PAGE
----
XeF4 does not exhibit a sea-saw shape because it has a square planar molecular geometry. This geometry is determined by the arrangement of electron pairs around the central xenon atom, which results in a symmetrical flat shape.

2. How is the shape of XeF4 determined?

The shape of XeF4 is determined by the VSEPR (Valence Shell Electron Pair Repulsion) theory, which states that electron pairs around a central atom will arrange themselves in a way that minimizes repulsion and maximizes distance. In the case of XeF4, this results in a square planar geometry.

3. Can XeF4 ever exhibit a sea-saw shape?

No, XeF4 cannot exhibit a sea-saw shape due to its molecular structure and the arrangement of electron pairs. The only way for XeF4 to have a sea-saw shape would be if its structure was altered, such as by adding or removing atoms.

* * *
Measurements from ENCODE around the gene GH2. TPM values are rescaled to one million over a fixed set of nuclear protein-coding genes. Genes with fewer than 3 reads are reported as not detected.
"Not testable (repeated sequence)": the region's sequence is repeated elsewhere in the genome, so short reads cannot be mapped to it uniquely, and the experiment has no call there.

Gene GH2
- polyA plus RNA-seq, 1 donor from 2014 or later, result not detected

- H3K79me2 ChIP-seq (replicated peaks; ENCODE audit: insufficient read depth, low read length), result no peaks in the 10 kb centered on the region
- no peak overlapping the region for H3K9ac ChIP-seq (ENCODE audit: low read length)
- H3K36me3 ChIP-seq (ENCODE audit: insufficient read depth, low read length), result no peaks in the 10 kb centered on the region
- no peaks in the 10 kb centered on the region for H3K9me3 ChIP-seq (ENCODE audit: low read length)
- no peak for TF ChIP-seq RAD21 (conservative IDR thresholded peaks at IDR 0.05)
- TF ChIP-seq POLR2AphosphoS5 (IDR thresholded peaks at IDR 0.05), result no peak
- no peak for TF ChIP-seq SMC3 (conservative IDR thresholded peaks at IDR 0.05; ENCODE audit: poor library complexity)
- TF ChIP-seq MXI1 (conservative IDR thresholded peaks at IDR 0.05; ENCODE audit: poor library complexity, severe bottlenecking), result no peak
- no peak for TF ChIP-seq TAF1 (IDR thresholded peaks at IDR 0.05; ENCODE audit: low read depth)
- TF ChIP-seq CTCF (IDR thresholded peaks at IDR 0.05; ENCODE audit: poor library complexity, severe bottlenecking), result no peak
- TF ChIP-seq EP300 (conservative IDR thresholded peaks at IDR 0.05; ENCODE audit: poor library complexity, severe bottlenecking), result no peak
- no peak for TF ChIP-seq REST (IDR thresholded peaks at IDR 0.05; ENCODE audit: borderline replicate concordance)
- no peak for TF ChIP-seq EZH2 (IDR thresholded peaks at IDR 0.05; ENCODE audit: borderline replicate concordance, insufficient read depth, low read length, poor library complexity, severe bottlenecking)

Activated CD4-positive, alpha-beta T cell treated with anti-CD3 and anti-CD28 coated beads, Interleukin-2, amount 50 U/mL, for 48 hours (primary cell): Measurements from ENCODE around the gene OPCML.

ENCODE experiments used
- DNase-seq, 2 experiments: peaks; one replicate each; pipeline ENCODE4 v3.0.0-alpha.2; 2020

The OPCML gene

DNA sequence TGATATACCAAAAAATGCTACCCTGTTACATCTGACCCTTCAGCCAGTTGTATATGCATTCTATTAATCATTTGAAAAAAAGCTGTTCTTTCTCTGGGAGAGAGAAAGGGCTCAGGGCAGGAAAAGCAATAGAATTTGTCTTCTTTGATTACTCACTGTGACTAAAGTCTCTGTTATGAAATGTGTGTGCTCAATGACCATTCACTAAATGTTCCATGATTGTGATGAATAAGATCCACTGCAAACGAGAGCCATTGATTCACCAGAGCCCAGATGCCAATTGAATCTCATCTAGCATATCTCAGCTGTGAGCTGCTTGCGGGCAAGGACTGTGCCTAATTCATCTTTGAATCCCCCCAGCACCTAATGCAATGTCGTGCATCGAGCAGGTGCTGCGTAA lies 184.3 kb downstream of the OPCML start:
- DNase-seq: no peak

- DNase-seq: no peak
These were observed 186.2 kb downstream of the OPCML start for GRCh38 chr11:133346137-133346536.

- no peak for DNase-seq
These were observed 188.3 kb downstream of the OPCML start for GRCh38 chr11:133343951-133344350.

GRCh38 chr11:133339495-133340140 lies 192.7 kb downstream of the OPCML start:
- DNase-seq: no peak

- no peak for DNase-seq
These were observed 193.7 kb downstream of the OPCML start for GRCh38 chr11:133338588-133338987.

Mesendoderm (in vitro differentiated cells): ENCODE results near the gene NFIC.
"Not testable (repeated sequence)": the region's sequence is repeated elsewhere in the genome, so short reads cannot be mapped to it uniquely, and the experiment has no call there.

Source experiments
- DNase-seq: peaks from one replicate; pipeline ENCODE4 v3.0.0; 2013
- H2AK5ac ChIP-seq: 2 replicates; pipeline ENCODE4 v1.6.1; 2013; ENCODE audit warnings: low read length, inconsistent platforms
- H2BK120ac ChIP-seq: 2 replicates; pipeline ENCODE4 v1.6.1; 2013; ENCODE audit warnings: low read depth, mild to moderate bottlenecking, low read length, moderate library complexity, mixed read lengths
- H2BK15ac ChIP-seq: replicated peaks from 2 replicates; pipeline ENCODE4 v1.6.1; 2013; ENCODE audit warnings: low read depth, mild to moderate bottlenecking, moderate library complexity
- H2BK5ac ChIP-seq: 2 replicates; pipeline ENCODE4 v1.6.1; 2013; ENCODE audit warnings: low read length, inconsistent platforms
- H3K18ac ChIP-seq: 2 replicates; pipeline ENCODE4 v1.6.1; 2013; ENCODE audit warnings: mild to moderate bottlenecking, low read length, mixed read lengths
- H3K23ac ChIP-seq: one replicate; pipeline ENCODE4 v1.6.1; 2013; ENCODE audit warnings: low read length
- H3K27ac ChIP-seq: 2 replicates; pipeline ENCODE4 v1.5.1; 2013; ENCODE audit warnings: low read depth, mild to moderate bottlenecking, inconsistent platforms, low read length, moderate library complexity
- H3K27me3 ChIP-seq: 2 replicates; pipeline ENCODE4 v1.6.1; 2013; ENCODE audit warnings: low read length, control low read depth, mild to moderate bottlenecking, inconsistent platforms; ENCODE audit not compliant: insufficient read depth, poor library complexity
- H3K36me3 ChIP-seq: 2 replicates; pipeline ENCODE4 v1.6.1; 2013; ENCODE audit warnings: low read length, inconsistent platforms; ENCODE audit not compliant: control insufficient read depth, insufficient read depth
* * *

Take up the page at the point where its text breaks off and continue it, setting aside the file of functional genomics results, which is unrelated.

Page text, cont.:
4. What factors determine the molecular geometry of XeF4?

The molecular geometry of XeF4 is determined by the number of electron pairs around the central xenon atom. In this case, there are six electron pairs, resulting in a square planar geometry. Additionally, the presence of lone pairs on the central atom can also affect the overall shape.

5. Are there any other molecules with a similar molecular geometry to XeF4?

Yes, there are other molecules with a square planar molecular geometry, such as SF4 and BrF4-. These molecules also have six electron pairs around the central atom and exhibit a similar flat and symmetrical shape.